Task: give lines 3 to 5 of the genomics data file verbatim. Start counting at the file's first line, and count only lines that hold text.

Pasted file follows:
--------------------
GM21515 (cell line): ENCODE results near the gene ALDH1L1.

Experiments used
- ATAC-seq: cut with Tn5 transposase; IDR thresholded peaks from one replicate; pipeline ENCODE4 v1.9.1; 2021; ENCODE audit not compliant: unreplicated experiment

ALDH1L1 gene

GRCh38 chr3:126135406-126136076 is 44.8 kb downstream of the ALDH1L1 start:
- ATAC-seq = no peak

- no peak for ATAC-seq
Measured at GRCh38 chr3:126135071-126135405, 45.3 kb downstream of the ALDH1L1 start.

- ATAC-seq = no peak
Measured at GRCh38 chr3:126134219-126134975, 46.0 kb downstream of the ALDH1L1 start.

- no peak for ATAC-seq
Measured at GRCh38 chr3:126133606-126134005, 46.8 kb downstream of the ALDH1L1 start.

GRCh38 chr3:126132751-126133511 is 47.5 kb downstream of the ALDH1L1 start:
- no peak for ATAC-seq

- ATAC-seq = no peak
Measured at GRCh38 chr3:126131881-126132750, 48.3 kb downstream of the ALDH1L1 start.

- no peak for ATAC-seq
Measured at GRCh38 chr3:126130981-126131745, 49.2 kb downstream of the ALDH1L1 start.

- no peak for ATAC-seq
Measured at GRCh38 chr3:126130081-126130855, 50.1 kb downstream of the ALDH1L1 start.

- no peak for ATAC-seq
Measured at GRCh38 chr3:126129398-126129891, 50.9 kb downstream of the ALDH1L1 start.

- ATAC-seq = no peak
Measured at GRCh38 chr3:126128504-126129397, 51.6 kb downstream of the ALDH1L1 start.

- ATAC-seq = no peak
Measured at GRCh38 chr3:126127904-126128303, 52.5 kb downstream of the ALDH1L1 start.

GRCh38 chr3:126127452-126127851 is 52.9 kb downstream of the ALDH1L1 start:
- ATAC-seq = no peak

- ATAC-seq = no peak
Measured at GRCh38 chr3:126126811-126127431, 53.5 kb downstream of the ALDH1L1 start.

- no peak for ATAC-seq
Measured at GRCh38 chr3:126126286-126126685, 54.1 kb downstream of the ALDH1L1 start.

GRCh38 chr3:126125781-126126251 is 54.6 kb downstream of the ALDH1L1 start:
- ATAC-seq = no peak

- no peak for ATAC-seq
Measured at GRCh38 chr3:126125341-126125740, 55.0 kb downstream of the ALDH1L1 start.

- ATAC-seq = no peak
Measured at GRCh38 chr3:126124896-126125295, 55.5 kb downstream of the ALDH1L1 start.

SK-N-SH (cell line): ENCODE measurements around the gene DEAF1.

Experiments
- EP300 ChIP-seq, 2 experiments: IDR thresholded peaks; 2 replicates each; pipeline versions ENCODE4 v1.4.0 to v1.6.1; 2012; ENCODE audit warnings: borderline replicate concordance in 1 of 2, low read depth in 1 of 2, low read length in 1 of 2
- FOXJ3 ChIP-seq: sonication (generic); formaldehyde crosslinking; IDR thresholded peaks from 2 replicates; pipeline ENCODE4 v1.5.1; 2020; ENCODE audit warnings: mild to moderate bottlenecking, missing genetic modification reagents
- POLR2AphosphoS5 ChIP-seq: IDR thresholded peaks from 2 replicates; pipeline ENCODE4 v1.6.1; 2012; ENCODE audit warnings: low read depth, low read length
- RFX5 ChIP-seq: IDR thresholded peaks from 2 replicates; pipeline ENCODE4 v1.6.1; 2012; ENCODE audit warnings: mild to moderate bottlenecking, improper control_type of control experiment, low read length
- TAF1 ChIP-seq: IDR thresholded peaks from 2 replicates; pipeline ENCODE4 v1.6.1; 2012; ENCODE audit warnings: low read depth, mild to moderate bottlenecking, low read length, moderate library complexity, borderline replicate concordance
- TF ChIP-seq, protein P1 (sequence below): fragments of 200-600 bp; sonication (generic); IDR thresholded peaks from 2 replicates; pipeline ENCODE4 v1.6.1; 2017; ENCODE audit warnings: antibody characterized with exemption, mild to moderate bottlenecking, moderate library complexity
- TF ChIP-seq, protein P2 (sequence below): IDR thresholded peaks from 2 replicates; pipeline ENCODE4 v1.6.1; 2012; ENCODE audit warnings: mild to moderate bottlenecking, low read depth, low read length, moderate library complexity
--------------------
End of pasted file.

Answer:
- ATAC-seq: cut with Tn5 transposase; IDR thresholded peaks from one replicate; pipeline ENCODE4 v1.9.1; 2021; ENCODE audit not compliant: unreplicated experiment

ALDH1L1 gene

GRCh38 chr3:126135406-126136076 is 44.8 kb downstream of the ALDH1L1 start: